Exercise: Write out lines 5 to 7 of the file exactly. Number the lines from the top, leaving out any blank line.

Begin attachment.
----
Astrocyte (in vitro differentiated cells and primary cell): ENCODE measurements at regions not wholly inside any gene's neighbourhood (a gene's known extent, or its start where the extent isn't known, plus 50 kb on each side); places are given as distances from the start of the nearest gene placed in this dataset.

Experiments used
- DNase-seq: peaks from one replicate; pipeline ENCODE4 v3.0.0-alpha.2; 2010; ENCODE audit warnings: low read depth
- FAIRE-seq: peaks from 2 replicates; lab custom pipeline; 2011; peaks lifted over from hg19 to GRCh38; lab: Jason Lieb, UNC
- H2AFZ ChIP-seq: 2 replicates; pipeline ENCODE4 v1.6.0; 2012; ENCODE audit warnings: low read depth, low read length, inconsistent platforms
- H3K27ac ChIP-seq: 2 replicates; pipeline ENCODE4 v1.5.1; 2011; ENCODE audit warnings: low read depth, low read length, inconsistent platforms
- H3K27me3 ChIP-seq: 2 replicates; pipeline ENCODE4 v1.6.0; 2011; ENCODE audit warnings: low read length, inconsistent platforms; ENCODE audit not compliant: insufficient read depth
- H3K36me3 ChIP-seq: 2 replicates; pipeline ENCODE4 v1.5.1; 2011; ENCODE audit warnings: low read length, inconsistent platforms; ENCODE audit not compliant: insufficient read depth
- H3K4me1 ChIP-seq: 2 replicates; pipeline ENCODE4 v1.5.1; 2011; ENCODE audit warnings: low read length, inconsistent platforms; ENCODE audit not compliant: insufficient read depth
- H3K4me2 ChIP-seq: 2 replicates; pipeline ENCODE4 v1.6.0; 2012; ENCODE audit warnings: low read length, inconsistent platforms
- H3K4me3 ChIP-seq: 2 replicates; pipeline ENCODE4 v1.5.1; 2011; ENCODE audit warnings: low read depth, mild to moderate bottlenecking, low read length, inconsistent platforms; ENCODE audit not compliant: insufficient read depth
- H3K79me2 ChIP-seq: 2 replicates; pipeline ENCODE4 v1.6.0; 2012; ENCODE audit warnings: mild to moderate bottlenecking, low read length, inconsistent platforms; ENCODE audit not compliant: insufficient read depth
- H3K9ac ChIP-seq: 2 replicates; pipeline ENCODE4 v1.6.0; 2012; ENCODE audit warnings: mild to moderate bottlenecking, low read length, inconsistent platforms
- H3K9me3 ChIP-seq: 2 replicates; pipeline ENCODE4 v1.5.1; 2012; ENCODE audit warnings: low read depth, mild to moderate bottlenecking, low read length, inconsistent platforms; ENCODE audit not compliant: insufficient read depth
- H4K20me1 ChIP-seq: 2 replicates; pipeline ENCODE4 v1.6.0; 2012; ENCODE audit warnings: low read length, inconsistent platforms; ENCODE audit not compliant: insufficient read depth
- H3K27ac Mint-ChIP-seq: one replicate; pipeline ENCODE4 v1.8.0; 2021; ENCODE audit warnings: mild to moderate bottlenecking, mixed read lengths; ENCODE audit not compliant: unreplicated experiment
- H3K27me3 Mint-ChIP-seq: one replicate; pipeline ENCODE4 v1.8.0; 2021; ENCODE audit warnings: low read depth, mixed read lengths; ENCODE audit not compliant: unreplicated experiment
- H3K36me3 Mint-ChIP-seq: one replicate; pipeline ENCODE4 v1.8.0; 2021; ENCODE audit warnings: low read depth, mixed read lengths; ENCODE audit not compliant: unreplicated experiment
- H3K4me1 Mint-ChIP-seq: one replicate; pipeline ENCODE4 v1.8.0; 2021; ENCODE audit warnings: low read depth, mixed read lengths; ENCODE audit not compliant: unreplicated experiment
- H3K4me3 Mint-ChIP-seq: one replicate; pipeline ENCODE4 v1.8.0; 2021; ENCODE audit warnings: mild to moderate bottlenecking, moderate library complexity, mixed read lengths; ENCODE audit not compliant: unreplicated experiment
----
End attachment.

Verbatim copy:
- H2AFZ ChIP-seq: 2 replicates; pipeline ENCODE4 v1.6.0; 2012; ENCODE audit warnings: low read depth, low read length, inconsistent platforms
- H3K27ac ChIP-seq: 2 replicates; pipeline ENCODE4 v1.5.1; 2011; ENCODE audit warnings: low read depth, low read length, inconsistent platforms
- H3K27me3 ChIP-seq: 2 replicates; pipeline ENCODE4 v1.6.0; 2011; ENCODE audit warnings: low read length, inconsistent platforms; ENCODE audit not compliant: insufficient read depth